A well-timed Editorial in the Halifax Chronicle Herald, entitled “Rural Renaissance: Unlocking Potential “(October 19, 2013) called upon Maritimers to embrace the “re-imagining of public services” and identified the Nova Scotia Small Schools Initiative proposal to create “a new model of community school” that delivers “education efficiently on a human scale” and serves as “a focus for community development.” This Nova Scotia grassroots proposal, the paper noted, was just one of many innovative ideas given new life by a remarkable gathering known simply as “The Georgetown Conference.”
From October 3 to 5, some 275 community leaders and activists (including me) gathered in rural Prince Edward Island for the much-anticipated Georgetown Conference 2013 with stimulating speeches and workshops organized around the theme “Rural Redefined.” Co-chaired by former UPEI President Wade MacLauchlan, Oxford businessman John Bragg, Caisse Populaire Acadien boss Gilles Lepage, and Newfoundland Rising Tide Theatre founder Donna Butt, it was aimed at “harnessing the spirit that exists in rural communities” and at recognizing and further stimulating “innovative efforts.”
Bringing together community leaders like Acadia University President Ray Ivany, Yarmouth Mayor Pamela Mood, and prominent CRA pollster Don Mills with passionate rural activists such as Leif Helmer of Petite Riviere, NS, Dr. Michael Fox of Sackville, NB, and Dayle Eschelby of Lockport, NS was long overdue and worthwhile in, and of, itself. New bridges have already been built in defense of the vanishing settlements in the countryside.
Sharing our views provided 275 more “points of light,” but will it – can it—accomplish any more than that? Some of us have more robust aspirations – to initiate the significant change required to arrest the rural decline and set the Maritimes on the road to rural regeneration.
The Georgetown Conference 2013 initiative may help to dispel popular myths that rural Maritime life is bucolic, backward and a ‘deadweight’ in the modern global economy. Claims that Nova Scotia’s economic stagnation is caused by a “failure to urbanize” have likely been put to rest. The Nova Scotia Commission on Our New Economy, headed by Ivany and now on election hiatus, has probably acquired some fresh momentum.
Whether the Conference can bridge the great divide apparent in Atlantic Canada’s emerging economic vision for the future is far more problematic. Judging from the recent 4Front Atlantic Conference, held May 30, 2013 in Halifax, the 250 top business leaders and rising urban entrepreneurs may be proceeding with a different regional economic development agenda.
The 4Front Atlantic movement has proposed an Economic Positioning Strategy (GPS) for the region’s immediate as well as the long-term future. Coming up with that plan was an impressive show of business solidarity, but where does the three-year odyssey leave rural communities? The five “stretch goals” of 4Front Atlantic for the next five years tended to focus , much like that of the former Darrell Dexter Government, on expanding trade, promoting wealth creation and providing better jobs. Securing young, talented workers and pushing-up immigration levels were also touted as a kind of miracle cure for what ails our provincial economies.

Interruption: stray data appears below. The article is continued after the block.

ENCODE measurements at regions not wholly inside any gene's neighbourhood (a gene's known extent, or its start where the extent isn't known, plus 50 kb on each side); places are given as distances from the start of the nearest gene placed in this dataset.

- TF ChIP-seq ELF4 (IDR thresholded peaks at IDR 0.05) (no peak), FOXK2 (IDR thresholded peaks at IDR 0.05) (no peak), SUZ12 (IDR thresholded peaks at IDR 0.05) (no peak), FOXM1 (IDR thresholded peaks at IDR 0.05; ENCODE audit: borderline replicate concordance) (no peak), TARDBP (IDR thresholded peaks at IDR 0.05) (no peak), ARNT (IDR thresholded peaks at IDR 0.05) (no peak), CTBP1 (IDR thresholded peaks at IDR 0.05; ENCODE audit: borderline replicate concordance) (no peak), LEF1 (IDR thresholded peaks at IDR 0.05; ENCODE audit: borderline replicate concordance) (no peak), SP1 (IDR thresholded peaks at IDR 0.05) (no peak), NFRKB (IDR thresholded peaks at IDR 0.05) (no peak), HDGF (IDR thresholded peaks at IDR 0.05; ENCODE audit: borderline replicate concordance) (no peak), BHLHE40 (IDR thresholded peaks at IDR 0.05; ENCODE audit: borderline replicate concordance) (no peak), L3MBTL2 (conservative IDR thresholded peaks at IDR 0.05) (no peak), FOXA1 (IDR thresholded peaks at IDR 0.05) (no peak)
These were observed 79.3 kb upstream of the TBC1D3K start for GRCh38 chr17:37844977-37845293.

4Front Atlantic’s keynote speaker, Dominic Barton, Managing Director of McKinsey & Company, is actually a well-known promoter of global trade and economic growth driven by urbanization. Cities, not rural and small town communities, according to Barton, are the vital cogs in a world where 440 cities produce 60% of the world’s GDP. He also predicts urbanizing trends will swell urban, middle class markets by more than 1 billion people by 2030. Two of our leading sectors, health care and education, continue to lag, in Barton’s words, as “the most techonologically-retarded” industries. Rising commodity prices will also pose challenges for the 1.2 million new urban dwellers a week seeking “a reasonable quality of life.”
Promoting Maritime ‘hub cities’ and ‘townsizing’ rural communities only advances urbanization. It also runs counter to the fundamental goals and aspirations of the rural community leaders and activists who gathered in Georgetown, PEI. Some 45 per cent of Nova Scotians are rural dwellers living in places of 5,000 people or less and the pattern is similar in the other provinces. Promoting rural sustainability is what drives them and they are not about to be swayed by visions of jobs ‘trickling down’ from mega projects. Innovation in today’s world is, more and more, being driven by small idea incubators and start-ups located outside cities and increasingly scattered throughout the countryside. This is evidenced by regular reports of the remarkable success of a host of Nova Scotia tech start-up companies.
What lessons are we gradually learning? Traditional business operations are proving to be surprisingly slow footed in the fast changing, globally-networked economy. Yet, without sustainable, thriving rural communities, the long–term well-being and food security of cities and towns is imperiled in the decades ahead.
Now is not the time to give up on rural regeneration. Moving schools to the centre of community renewal and development could well be the starting point. It is a critical piece of the agenda embracing support for innovative local enterprises, saving our farms, building, modelling sustainable living practices, and establishing networked communities. Building and preserving smaller schools is gradually being recognized as an essential building block for a revitalization in this corner of rural and small town Canada.
What’s driving the Georgetown Movement of rural revitalization? Does Rural Regeneration actually figure in the Economic Growth and Global Trade visions of today’s business leaders? Will schools and children find a place on the go forward economic development agenda?